“Is Joe Biden capable of discharging the duties of his office or has time come to exercise the provisions of the 25th Amendment?” Scott said in a recent tweet.
Republicans are also eager to investigate Biden. If they win back the House or Senate, they will have subpoena power that would allow them to try to force the administration to hand over documents or testify.
It would also give them the ability to force high-profile hearings, decisions that they are largely stuck on the sidelines for right now out of power.
“Is it too soon for us to start discussing an Afghanistan Select Committee to investigate exactly what happened and when?” Rep. Claudia Tenney (R-N.Y.) tweeted, adding that she wants to “hear from the Americans that were on the ground about their experiences and get the questions answered about how this went so wrong, so fast.”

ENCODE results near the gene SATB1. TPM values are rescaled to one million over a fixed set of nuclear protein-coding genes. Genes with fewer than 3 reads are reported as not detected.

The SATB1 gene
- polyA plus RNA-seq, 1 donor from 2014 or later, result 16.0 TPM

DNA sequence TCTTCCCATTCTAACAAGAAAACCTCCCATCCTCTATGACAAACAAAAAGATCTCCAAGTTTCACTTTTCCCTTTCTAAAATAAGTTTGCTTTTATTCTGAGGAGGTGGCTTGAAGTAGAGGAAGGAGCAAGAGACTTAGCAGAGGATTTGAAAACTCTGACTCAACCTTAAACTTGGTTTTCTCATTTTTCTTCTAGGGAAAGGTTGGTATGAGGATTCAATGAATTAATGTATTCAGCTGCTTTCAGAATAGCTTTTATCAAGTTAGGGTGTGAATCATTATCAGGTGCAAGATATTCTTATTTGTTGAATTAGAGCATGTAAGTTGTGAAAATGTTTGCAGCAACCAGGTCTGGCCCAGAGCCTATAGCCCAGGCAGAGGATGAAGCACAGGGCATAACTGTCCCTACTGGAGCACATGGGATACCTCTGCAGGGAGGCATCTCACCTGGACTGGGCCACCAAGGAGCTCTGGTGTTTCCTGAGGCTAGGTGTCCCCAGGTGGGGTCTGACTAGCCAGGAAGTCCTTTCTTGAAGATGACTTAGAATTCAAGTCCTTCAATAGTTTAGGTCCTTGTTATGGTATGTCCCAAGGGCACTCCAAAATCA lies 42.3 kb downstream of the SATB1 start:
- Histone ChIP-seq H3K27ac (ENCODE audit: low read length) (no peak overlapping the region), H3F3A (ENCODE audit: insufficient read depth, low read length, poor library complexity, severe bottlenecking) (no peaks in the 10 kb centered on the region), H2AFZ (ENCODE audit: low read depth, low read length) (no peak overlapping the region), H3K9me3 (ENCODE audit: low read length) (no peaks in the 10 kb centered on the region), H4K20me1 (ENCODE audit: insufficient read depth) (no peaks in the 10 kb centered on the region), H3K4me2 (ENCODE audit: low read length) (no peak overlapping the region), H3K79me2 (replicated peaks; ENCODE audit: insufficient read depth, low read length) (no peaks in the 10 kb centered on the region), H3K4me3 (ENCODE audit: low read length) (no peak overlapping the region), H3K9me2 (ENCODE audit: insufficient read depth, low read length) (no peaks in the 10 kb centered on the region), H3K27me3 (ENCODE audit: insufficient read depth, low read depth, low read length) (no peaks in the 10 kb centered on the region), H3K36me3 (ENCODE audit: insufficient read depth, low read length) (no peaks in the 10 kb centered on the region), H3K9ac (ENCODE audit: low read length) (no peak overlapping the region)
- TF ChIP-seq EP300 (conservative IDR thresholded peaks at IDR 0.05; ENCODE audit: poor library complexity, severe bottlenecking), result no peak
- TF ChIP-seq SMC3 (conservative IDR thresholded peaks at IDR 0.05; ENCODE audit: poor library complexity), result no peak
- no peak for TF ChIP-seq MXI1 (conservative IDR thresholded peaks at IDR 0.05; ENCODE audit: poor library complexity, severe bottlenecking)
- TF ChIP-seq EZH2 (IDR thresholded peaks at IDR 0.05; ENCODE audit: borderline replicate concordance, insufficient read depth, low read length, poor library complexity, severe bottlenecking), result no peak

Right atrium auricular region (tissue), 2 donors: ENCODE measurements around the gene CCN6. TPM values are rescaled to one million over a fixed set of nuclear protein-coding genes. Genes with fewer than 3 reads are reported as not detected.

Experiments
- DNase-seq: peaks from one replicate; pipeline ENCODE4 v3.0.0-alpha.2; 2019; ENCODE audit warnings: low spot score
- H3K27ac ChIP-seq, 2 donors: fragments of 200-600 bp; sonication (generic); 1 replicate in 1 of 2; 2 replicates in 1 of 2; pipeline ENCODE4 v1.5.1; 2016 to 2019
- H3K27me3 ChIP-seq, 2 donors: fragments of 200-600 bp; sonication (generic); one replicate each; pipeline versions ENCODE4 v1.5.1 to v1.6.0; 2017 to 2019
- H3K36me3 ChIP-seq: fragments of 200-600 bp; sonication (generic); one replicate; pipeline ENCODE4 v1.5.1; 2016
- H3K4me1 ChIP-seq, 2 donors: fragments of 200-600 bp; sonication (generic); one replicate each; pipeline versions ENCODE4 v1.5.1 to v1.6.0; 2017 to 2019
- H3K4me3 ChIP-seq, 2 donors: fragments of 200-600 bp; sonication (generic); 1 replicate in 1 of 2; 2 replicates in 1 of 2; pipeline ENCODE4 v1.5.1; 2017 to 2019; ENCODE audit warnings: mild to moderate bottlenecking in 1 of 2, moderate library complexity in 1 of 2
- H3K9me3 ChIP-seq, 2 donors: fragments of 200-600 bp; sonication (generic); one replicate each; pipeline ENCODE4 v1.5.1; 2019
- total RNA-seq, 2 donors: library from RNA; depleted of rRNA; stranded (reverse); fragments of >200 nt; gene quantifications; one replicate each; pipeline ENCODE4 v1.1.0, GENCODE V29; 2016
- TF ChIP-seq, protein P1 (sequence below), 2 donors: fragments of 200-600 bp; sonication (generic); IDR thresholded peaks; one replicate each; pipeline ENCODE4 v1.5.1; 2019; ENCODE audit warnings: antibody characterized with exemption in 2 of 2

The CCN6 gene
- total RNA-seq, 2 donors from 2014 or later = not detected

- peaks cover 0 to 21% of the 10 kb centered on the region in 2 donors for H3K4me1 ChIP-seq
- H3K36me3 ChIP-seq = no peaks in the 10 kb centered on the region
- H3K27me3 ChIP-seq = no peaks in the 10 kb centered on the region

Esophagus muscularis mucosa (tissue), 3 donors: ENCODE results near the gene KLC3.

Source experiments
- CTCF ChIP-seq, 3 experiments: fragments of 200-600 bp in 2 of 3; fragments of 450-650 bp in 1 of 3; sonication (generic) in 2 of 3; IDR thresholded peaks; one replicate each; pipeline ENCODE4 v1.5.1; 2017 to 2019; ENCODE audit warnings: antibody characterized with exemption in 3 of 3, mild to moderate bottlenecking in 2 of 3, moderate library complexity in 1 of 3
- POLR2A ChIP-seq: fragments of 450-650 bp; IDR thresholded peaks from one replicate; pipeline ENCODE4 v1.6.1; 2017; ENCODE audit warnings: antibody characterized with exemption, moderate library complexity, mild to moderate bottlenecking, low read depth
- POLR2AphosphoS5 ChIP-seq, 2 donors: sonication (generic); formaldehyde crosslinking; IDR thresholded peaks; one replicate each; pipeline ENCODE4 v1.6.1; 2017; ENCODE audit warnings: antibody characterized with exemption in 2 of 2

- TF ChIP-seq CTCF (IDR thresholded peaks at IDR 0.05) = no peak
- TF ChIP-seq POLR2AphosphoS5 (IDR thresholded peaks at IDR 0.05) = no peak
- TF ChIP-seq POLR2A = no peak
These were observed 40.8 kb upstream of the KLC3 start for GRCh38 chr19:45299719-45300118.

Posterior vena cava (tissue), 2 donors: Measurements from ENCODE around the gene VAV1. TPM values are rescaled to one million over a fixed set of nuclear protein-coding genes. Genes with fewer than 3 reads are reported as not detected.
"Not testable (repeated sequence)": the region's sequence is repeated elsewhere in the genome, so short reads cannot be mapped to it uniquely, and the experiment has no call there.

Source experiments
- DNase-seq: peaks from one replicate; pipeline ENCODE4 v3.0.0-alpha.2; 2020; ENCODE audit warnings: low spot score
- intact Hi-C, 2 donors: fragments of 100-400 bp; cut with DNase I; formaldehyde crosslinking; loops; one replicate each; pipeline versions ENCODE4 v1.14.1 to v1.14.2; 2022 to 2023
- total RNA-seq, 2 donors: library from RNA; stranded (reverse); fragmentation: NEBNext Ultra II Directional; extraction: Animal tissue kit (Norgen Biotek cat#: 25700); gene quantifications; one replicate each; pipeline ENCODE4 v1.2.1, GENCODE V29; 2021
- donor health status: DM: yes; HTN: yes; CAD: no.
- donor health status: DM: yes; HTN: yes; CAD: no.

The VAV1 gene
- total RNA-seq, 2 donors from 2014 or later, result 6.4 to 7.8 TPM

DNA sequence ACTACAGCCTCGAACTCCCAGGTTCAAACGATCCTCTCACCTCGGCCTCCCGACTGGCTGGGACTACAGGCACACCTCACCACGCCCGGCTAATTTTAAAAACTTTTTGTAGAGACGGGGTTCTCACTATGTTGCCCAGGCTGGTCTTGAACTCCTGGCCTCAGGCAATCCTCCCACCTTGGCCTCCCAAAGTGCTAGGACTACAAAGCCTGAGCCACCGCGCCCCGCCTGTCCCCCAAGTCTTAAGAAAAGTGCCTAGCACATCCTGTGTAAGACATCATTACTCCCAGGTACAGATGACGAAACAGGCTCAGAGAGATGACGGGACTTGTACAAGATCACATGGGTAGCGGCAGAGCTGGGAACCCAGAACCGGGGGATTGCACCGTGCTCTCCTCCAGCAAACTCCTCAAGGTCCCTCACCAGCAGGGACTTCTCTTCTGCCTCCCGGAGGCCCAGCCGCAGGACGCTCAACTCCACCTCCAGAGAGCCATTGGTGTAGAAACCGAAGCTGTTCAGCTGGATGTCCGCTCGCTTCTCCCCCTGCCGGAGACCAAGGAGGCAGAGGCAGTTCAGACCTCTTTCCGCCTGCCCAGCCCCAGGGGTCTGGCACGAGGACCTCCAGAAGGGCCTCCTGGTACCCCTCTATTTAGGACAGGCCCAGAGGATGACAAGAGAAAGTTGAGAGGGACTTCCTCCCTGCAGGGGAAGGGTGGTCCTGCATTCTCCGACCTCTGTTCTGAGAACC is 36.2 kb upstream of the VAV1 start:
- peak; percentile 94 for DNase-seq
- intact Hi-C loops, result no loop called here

Pelosi started a select committee to probe the Jan. 6 attack after Senate Republicans blocked the creation of an independent commission. Republicans have warned for weeks that they could use the same tactics, including having veto authority on which members of the opposing party can be on the panel, if they take back the House.
But several Republicans spread across key committees have suggested that they are eager to probe Afghanistan.
House Minority Leader Kevin McCarthy (R-Calif.) stopped short of pledging to form a select committee in 2023 if Republicans are back in the majority, instead pointing to the House’s already existing panels.
“We have people who have such expertise, who are on the ground, and knowing,” McCarthy told reporters. “I would take it through all committees, from Armed Services to Foreign Affairs to Intel.”
Scott Wong contributed